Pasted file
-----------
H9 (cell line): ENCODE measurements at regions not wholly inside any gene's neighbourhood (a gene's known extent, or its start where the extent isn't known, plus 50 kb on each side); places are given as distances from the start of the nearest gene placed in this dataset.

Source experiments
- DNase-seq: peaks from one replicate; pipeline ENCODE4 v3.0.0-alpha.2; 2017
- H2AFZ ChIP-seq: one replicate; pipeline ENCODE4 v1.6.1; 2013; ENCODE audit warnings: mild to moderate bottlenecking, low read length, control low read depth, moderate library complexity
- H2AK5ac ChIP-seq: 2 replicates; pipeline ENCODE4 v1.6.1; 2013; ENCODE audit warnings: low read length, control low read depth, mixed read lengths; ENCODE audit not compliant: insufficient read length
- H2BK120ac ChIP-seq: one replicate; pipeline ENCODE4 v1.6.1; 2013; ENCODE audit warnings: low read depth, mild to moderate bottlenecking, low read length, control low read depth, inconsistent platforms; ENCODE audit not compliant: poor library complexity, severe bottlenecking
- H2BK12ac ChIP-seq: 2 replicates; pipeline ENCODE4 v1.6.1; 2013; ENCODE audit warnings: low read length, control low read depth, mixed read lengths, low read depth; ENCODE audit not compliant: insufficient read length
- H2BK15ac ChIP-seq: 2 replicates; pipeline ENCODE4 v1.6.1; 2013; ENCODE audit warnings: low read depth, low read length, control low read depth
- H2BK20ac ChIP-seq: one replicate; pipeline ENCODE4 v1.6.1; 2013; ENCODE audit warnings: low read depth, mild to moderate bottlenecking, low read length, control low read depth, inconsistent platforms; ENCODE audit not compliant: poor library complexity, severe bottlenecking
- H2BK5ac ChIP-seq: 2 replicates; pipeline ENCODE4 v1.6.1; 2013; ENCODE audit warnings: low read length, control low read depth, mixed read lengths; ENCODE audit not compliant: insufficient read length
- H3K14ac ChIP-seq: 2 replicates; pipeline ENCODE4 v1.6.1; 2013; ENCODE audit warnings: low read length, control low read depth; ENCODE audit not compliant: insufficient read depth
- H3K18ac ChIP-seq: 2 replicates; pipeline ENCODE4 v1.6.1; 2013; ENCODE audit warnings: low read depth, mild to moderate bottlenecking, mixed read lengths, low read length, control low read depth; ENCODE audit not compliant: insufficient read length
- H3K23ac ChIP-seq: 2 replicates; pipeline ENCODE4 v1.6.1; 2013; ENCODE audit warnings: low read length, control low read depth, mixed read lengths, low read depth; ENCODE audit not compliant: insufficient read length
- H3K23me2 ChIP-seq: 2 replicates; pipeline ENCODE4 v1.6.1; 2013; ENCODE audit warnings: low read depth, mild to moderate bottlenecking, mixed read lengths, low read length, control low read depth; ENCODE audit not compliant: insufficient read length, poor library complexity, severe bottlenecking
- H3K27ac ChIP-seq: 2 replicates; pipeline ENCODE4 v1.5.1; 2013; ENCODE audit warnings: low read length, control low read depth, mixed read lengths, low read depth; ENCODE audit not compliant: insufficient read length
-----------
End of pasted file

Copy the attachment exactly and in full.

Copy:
H9 (cell line): ENCODE measurements at regions not wholly inside any gene's neighbourhood (a gene's known extent, or its start where the extent isn't known, plus 50 kb on each side); places are given as distances from the start of the nearest gene placed in this dataset.

Source experiments
- DNase-seq: peaks from one replicate; pipeline ENCODE4 v3.0.0-alpha.2; 2017
- H2AFZ ChIP-seq: one replicate; pipeline ENCODE4 v1.6.1; 2013; ENCODE audit warnings: mild to moderate bottlenecking, low read length, control low read depth, moderate library complexity
- H2AK5ac ChIP-seq: 2 replicates; pipeline ENCODE4 v1.6.1; 2013; ENCODE audit warnings: low read length, control low read depth, mixed read lengths; ENCODE audit not compliant: insufficient read length
- H2BK120ac ChIP-seq: one replicate; pipeline ENCODE4 v1.6.1; 2013; ENCODE audit warnings: low read depth, mild to moderate bottlenecking, low read length, control low read depth, inconsistent platforms; ENCODE audit not compliant: poor library complexity, severe bottlenecking
- H2BK12ac ChIP-seq: 2 replicates; pipeline ENCODE4 v1.6.1; 2013; ENCODE audit warnings: low read length, control low read depth, mixed read lengths, low read depth; ENCODE audit not compliant: insufficient read length
- H2BK15ac ChIP-seq: 2 replicates; pipeline ENCODE4 v1.6.1; 2013; ENCODE audit warnings: low read depth, low read length, control low read depth
- H2BK20ac ChIP-seq: one replicate; pipeline ENCODE4 v1.6.1; 2013; ENCODE audit warnings: low read depth, mild to moderate bottlenecking, low read length, control low read depth, inconsistent platforms; ENCODE audit not compliant: poor library complexity, severe bottlenecking
- H2BK5ac ChIP-seq: 2 replicates; pipeline ENCODE4 v1.6.1; 2013; ENCODE audit warnings: low read length, control low read depth, mixed read lengths; ENCODE audit not compliant: insufficient read length
- H3K14ac ChIP-seq: 2 replicates; pipeline ENCODE4 v1.6.1; 2013; ENCODE audit warnings: low read length, control low read depth; ENCODE audit not compliant: insufficient read depth
- H3K18ac ChIP-seq: 2 replicates; pipeline ENCODE4 v1.6.1; 2013; ENCODE audit warnings: low read depth, mild to moderate bottlenecking, mixed read lengths, low read length, control low read depth; ENCODE audit not compliant: insufficient read length
- H3K23ac ChIP-seq: 2 replicates; pipeline ENCODE4 v1.6.1; 2013; ENCODE audit warnings: low read length, control low read depth, mixed read lengths, low read depth; ENCODE audit not compliant: insufficient read length
- H3K23me2 ChIP-seq: 2 replicates; pipeline ENCODE4 v1.6.1; 2013; ENCODE audit warnings: low read depth, mild to moderate bottlenecking, mixed read lengths, low read length, control low read depth; ENCODE audit not compliant: insufficient read length, poor library complexity, severe bottlenecking
- H3K27ac ChIP-seq: 2 replicates; pipeline ENCODE4 v1.5.1; 2013; ENCODE audit warnings: low read length, control low read depth, mixed read lengths, low read depth; ENCODE audit not compliant: insufficient read length